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Investigating the cost of migration in a freshwater fish

Martinsson, Johan (2012) BIOM01 20121
Degree Projects in Biology
Abstract
Abstract

Migration is a widespread phenomenon in nature, observed in many different taxa. Migration is often caused by changes in food availability, physical conditions and predation risks. Moving is energetically costly, and hence migration is likely to be a trade-off between increased survival and an energetic cost for migrating, the cost could take shape in decreased fecundity and lower body condition. Here, I investigate the reproductive cost of migrant and resident roach (Rutilus rutilus) by comparing body condition and reproductive investments. There were no significant reproductive costs to migration for either mature males or females, however a larger proportion of the migrating fish were immature suggesting that migration might... (More)
Abstract

Migration is a widespread phenomenon in nature, observed in many different taxa. Migration is often caused by changes in food availability, physical conditions and predation risks. Moving is energetically costly, and hence migration is likely to be a trade-off between increased survival and an energetic cost for migrating, the cost could take shape in decreased fecundity and lower body condition. Here, I investigate the reproductive cost of migrant and resident roach (Rutilus rutilus) by comparing body condition and reproductive investments. There were no significant reproductive costs to migration for either mature males or females, however a larger proportion of the migrating fish were immature suggesting that migration might delay the maturation age for migrants. Migrants also had larger eggs at the end of the sampling period which could potentially have fitness consequences for offspring. Future research should aim to investigate if the patterns observed in this paper are consistent and also investigate life-histories of migrants and residents by catching tagged fish with a known migratory history.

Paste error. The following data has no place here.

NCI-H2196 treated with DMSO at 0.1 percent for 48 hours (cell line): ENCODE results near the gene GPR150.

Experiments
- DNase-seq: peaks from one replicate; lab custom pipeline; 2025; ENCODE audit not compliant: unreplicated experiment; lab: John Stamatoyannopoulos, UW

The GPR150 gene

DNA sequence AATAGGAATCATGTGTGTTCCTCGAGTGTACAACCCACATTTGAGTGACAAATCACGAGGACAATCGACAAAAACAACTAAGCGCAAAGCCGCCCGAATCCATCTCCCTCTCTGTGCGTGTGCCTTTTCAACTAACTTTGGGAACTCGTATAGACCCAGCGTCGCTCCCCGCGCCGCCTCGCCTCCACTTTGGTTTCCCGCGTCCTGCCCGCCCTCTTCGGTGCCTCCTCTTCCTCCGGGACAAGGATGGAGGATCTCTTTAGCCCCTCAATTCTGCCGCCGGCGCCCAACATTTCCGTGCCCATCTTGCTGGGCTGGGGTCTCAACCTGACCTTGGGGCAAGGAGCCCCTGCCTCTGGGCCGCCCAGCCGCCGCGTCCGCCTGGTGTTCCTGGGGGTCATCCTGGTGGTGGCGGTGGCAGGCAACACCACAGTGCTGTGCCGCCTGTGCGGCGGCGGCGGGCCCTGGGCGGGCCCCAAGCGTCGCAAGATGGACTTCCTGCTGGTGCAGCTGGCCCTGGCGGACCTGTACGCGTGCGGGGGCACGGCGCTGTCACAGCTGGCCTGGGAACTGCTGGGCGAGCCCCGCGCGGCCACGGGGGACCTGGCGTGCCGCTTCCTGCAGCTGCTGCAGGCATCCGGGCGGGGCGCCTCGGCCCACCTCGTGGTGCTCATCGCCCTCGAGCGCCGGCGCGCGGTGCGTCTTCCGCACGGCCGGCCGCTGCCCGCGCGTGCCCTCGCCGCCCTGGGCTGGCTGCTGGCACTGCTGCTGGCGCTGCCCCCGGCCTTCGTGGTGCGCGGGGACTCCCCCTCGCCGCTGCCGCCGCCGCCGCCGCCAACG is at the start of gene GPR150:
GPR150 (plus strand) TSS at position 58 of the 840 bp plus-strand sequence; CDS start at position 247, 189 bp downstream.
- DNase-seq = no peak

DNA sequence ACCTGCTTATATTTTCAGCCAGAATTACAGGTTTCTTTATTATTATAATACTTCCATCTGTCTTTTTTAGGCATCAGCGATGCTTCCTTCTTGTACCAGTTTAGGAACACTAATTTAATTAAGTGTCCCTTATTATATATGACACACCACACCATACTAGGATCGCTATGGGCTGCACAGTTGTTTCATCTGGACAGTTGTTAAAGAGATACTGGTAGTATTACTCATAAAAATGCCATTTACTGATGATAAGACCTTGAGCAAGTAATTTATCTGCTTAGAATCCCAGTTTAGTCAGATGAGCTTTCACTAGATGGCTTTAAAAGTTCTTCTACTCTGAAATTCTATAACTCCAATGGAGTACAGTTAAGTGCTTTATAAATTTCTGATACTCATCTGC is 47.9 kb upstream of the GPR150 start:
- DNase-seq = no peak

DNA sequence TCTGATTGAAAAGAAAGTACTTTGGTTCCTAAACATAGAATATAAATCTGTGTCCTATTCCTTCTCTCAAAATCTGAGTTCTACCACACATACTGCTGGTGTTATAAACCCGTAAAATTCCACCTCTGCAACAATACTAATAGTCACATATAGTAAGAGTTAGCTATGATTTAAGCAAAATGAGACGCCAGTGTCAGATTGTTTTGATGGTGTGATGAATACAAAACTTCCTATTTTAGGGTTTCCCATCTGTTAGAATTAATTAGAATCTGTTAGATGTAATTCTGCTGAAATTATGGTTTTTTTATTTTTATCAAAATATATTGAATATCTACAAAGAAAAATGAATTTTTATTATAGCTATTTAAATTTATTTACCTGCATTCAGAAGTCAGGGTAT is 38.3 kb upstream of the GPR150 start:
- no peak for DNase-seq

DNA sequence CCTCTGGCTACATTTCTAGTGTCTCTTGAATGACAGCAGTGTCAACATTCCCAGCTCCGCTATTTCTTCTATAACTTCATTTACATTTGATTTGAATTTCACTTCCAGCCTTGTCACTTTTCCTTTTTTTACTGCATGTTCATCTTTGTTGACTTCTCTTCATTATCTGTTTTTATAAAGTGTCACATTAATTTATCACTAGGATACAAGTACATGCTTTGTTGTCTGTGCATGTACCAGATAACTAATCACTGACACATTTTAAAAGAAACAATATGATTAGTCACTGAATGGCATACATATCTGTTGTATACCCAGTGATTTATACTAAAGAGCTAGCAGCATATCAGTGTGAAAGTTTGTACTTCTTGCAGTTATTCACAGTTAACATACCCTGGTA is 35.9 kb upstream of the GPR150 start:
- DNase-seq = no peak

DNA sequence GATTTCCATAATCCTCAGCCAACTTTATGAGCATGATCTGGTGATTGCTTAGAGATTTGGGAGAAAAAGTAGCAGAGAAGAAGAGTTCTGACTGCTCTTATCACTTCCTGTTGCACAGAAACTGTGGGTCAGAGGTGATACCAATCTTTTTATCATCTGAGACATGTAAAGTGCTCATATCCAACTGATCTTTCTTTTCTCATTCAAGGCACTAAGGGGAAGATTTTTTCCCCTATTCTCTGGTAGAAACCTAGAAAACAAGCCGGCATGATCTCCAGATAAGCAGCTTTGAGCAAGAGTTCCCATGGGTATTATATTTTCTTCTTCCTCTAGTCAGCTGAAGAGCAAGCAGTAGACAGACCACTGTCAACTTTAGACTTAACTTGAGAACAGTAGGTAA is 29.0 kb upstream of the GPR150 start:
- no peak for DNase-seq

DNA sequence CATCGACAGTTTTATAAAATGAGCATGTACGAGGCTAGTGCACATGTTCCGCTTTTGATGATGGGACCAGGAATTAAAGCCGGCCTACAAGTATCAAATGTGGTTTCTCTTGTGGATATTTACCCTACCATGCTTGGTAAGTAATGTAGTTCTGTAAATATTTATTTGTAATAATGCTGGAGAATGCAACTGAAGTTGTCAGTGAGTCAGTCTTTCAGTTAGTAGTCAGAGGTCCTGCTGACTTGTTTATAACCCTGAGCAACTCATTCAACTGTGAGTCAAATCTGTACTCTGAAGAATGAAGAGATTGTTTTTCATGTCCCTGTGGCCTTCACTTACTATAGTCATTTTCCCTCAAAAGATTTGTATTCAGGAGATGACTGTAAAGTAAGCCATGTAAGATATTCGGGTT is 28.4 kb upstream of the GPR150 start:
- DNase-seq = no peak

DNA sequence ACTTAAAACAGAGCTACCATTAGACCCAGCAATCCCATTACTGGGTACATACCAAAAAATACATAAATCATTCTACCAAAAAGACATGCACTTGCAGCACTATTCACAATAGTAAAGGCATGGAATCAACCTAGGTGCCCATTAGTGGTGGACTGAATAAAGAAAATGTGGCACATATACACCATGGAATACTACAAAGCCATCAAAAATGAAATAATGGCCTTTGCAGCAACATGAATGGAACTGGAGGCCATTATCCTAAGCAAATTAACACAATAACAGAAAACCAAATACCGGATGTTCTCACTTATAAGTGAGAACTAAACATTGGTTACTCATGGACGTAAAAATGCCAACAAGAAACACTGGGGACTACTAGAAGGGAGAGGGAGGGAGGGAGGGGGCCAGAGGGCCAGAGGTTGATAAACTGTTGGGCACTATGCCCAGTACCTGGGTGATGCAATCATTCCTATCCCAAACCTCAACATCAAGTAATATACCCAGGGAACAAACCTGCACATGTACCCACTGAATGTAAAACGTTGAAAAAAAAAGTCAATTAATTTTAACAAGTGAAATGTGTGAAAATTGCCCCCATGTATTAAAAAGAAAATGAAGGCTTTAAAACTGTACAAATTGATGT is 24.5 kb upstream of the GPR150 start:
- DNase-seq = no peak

Popular science summary:

The cost of migration in a freshwater fish

Migration is a widespread phenomenon in nature, observed in many different taxa. Migration is often a result of changing physical conditions or changes in food availability, and although the migration often benefits the organism there should also be an energetic cost to migration. In this study I investigate the cost of migration in a freshwater fish, the common roach (Rutilus rutilus).

The roach is a partially migratory fish, which means that only a fraction of the population participates in the migration. The migration occurs during the fall, when fish migrate from the lake into the streams, and during the spring when fish migrate back into the lake. The migration is thought to be driven by predator avoidance, primarily from pike (Esox Lucius). Earlier studies have shown that the timing of the migration can potentially have powerful effects on the water quality and lake ecosystem, and since water is an important supply for many people, as a resource and for recreation, it is crucial to study this migration. Here I focus on the potential costs of migration i.e. the costs of moving up the streams and staying in the streams and hypothesize that migratory roach will be in worse condition and have less and smaller gametes (eggs and sperms) than resident roach.

In the spring of 2012 I caught migratory roach from the streams and resident roach from Lake Krankesjön and then compared their condition and the mass of the gametes. I also measured the size of the female eggs and compared residents vs. migrants to see if there was a difference in the quality of the eggs.

Results and Conclusions

I found no clear evidence of a cost to migration in roach. There was no difference in condition, reproductive investment or egg size between migrant and resident fish. However, there were significantly more immature fish in the stream than in the lake suggesting that migration might delay maturation age for migrants.

I found that the migrant eggs grew larger than resident eggs with time. Earlier studies have shown that fry from large eggs have a higher survival rate than fry from small eggs. If it is beneficial to stay in the lake to get better spawning grounds then the migrants can compensate this loss by producing large eggs giving fry with high survival. And this might be the mechanism that maintains the migration partial. However, further research is needed.